If you own a small business, your choices for health insurance can seem confusing. The Affordable Care Act requires companies with 50 or more employees to offer insurance. Even if you have fewer employees, though, offering coverage can help you attract better employees and protect their health over time. Understanding your options can help you choose the right option for yourself and your business.
Group Insurance Plan
Many businesses opt for a traditional group health insurance policy. These tend to provide more complete coverage for your employees. Beyond this, they are attractive to many because they offer the kinds of plans with which you are likely familiar, so there is less to learn or explain. On the other hand, as medical costs continue to rise in this country, group plans reflect those changes in their premiums. You gain health insurance predictability, but the cost can become overwhelming for a small business to maintain.
High Deductible Health Plan
One option to help control costs is to work with a high deductible health plan. These are essentially disaster plans that have higher deductibles, but cover costs beyond the deductible in the event of a very large claim or a deluge of medical costs in the same year. They also usually provide 100% coverage for routine medical costs in network. This keeps your costs down, and as long as nothing serious happens, helps keep your employees’ out-of-pocket costs down as well. On the other hand, a serious medical event can run your employees’ costs up quickly before they reach their health insurance deductible.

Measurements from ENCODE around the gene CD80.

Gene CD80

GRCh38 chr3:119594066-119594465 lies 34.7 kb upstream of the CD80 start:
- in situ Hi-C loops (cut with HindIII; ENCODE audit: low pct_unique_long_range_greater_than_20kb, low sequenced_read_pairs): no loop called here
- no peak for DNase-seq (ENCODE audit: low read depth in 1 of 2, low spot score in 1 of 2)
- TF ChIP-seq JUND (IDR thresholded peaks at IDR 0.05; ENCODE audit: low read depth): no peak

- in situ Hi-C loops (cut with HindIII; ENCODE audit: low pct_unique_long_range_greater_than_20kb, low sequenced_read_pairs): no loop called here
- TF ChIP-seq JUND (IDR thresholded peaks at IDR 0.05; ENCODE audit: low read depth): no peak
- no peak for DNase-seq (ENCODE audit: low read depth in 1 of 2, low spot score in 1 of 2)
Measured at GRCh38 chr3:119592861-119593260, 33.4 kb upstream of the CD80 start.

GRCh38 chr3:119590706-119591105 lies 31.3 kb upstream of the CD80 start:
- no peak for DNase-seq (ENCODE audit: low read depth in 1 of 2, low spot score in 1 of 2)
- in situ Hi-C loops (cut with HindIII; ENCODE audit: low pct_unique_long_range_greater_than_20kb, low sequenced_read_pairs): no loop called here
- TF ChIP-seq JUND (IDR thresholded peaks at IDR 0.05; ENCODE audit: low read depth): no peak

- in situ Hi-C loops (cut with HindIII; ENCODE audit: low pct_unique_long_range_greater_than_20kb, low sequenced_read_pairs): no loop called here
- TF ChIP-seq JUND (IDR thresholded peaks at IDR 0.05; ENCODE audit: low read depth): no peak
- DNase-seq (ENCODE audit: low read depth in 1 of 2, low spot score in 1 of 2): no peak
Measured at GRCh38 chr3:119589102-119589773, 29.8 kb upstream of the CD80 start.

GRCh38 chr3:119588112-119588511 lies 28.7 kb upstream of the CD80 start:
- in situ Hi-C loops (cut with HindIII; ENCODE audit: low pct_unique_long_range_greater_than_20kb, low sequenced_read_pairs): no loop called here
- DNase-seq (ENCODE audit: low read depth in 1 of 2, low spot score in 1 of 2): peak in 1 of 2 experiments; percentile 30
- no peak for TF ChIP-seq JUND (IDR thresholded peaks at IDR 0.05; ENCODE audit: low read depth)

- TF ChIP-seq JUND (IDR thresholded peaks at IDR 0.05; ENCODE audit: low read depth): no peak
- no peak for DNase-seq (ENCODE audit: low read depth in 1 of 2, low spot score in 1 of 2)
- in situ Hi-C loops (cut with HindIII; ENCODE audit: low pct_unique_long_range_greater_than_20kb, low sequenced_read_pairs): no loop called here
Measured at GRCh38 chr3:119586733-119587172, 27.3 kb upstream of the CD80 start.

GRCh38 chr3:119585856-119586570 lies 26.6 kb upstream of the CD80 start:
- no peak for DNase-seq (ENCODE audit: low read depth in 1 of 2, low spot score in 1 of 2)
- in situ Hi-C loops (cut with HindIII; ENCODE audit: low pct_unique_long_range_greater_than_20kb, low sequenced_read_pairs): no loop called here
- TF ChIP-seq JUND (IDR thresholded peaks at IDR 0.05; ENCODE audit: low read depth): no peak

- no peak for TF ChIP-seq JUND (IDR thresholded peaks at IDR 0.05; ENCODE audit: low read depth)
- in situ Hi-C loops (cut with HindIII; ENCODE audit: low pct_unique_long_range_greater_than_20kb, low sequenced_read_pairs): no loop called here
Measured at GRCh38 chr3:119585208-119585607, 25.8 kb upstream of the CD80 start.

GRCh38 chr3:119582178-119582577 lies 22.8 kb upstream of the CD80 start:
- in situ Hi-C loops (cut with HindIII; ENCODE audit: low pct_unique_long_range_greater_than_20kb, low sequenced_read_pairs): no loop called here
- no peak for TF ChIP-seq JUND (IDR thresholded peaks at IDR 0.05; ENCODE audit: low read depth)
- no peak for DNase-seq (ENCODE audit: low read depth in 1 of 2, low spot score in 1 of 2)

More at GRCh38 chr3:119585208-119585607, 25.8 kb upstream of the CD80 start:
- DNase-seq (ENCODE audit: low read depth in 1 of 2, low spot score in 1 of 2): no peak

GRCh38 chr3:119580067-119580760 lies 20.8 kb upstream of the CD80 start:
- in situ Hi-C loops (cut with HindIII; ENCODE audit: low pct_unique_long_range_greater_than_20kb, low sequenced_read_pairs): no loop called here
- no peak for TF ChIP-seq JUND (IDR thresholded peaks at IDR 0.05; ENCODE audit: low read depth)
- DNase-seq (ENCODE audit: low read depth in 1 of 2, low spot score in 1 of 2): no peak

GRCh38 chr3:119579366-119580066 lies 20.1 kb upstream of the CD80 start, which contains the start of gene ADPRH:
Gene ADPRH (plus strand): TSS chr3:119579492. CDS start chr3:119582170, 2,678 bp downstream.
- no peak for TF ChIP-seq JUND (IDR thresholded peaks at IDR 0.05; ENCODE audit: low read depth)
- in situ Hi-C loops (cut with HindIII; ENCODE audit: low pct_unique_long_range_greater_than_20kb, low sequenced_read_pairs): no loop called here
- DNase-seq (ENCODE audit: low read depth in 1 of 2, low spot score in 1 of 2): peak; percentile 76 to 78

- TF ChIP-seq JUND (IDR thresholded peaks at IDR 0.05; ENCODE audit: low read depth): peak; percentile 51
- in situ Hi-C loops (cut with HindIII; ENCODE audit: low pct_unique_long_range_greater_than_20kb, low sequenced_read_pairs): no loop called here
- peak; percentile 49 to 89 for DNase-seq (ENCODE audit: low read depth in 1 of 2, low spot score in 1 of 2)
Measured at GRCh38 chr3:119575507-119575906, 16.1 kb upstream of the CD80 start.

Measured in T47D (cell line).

Health Reimbursement Accounts and Health Savings Accounts
A way to balance out the high deductible is to offer your employees a health reimbursement account (HRA) or a health savings account to supplement the health insurance plan. These are similar tools that let your employees save money pre-tax for medical costs. The funds go into an account that they can access for eligible costs, including dental, vision, or medical costs not fully covered by health insurance. The main difference between the two is the owner of the account; an HRA belongs to the business, and you pay out for claims. An HSA, in contrast, belongs to the employee, and any money in that account will go with him or her if he leaves your company.
Finally, you have the option of self-insuring your small business. Rather than pay premiums and management fees to an insurer, you establish a fund and pay out claims for your employees’ health claims. This can potentially save you a great deal on health insurance up front. The potential downside is that you assume the risk of any major health issues for your employees. A large claim for an employee who needs a great deal of medical assistance can end up costing you much more.
Health insurance options for small business owners can seem complicated. Depending on your employees and your own willingness to take on risk, the right approach for you may be different from that of your peer companies. Take the time to understand your health insurance options so you can offer a competitive plan for your business.